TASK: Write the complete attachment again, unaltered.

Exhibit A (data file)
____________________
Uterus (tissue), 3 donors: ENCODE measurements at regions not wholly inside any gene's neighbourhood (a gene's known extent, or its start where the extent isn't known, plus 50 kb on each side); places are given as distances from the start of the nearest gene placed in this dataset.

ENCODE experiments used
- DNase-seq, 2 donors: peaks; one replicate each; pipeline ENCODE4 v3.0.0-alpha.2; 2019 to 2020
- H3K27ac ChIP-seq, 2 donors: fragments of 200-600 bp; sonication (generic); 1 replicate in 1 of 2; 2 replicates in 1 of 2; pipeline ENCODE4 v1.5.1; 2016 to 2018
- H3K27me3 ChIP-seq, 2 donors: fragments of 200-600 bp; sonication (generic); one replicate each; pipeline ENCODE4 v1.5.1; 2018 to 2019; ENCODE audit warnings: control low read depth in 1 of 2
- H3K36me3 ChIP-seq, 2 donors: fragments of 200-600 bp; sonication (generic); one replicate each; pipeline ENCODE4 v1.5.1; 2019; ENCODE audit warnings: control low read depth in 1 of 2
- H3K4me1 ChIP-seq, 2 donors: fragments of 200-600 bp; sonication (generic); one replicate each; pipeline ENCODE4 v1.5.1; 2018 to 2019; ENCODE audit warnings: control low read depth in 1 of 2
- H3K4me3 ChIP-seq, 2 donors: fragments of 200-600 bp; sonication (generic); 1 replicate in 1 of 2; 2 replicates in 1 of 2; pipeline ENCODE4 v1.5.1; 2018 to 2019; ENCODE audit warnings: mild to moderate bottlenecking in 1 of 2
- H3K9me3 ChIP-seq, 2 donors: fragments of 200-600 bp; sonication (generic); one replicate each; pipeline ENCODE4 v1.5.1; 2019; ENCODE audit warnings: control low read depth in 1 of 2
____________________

Uterus (tissue), 3 donors: ENCODE measurements at regions not wholly inside any gene's neighbourhood (a gene's known extent, or its start where the extent isn't known, plus 50 kb on each side); places are given as distances from the start of the nearest gene placed in this dataset.

ENCODE experiments used
- DNase-seq, 2 donors: peaks; one replicate each; pipeline ENCODE4 v3.0.0-alpha.2; 2019 to 2020
- H3K27ac ChIP-seq, 2 donors: fragments of 200-600 bp; sonication (generic); 1 replicate in 1 of 2; 2 replicates in 1 of 2; pipeline ENCODE4 v1.5.1; 2016 to 2018
- H3K27me3 ChIP-seq, 2 donors: fragments of 200-600 bp; sonication (generic); one replicate each; pipeline ENCODE4 v1.5.1; 2018 to 2019; ENCODE audit warnings: control low read depth in 1 of 2
- H3K36me3 ChIP-seq, 2 donors: fragments of 200-600 bp; sonication (generic); one replicate each; pipeline ENCODE4 v1.5.1; 2019; ENCODE audit warnings: control low read depth in 1 of 2
- H3K4me1 ChIP-seq, 2 donors: fragments of 200-600 bp; sonication (generic); one replicate each; pipeline ENCODE4 v1.5.1; 2018 to 2019; ENCODE audit warnings: control low read depth in 1 of 2
- H3K4me3 ChIP-seq, 2 donors: fragments of 200-600 bp; sonication (generic); 1 replicate in 1 of 2; 2 replicates in 1 of 2; pipeline ENCODE4 v1.5.1; 2018 to 2019; ENCODE audit warnings: mild to moderate bottlenecking in 1 of 2
- H3K9me3 ChIP-seq, 2 donors: fragments of 200-600 bp; sonication (generic); one replicate each; pipeline ENCODE4 v1.5.1; 2019; ENCODE audit warnings: control low read depth in 1 of 2